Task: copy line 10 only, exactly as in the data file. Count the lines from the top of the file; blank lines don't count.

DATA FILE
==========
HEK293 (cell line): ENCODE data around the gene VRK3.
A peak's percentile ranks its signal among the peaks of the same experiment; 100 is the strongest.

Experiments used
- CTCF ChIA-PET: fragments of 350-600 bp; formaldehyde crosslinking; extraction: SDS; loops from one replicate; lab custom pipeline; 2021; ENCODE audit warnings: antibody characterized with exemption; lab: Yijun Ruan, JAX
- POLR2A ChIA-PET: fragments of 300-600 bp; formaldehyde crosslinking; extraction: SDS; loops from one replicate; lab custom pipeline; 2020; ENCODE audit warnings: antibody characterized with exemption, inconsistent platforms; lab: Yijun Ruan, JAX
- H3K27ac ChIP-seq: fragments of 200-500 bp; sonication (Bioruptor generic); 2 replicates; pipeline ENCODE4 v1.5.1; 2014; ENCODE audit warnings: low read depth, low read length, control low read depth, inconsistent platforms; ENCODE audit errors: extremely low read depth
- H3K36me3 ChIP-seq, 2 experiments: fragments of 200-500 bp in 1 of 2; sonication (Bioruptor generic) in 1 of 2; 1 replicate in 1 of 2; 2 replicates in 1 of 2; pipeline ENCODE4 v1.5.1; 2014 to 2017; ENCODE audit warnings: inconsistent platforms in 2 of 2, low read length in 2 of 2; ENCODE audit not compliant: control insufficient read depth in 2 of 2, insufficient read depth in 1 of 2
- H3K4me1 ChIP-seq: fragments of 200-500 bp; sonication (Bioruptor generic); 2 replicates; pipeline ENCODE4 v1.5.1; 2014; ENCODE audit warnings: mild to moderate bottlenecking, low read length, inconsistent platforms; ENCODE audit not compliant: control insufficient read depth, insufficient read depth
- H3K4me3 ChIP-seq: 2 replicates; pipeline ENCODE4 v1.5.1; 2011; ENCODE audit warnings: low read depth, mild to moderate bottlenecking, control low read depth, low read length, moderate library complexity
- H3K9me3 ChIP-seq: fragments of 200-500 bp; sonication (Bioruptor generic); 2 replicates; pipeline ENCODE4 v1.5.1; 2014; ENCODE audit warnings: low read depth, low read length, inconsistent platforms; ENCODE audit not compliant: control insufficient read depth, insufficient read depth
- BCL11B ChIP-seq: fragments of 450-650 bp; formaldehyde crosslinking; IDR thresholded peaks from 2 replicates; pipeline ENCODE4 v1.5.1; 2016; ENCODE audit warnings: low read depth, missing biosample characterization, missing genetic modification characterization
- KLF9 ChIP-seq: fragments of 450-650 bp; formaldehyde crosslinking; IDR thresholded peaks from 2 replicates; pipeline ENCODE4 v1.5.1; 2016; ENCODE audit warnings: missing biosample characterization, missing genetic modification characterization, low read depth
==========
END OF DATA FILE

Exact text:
- H3K9me3 ChIP-seq: fragments of 200-500 bp; sonication (Bioruptor generic); 2 replicates; pipeline ENCODE4 v1.5.1; 2014; ENCODE audit warnings: low read depth, low read length, inconsistent platforms; ENCODE audit not compliant: control insufficient read depth, insufficient read depth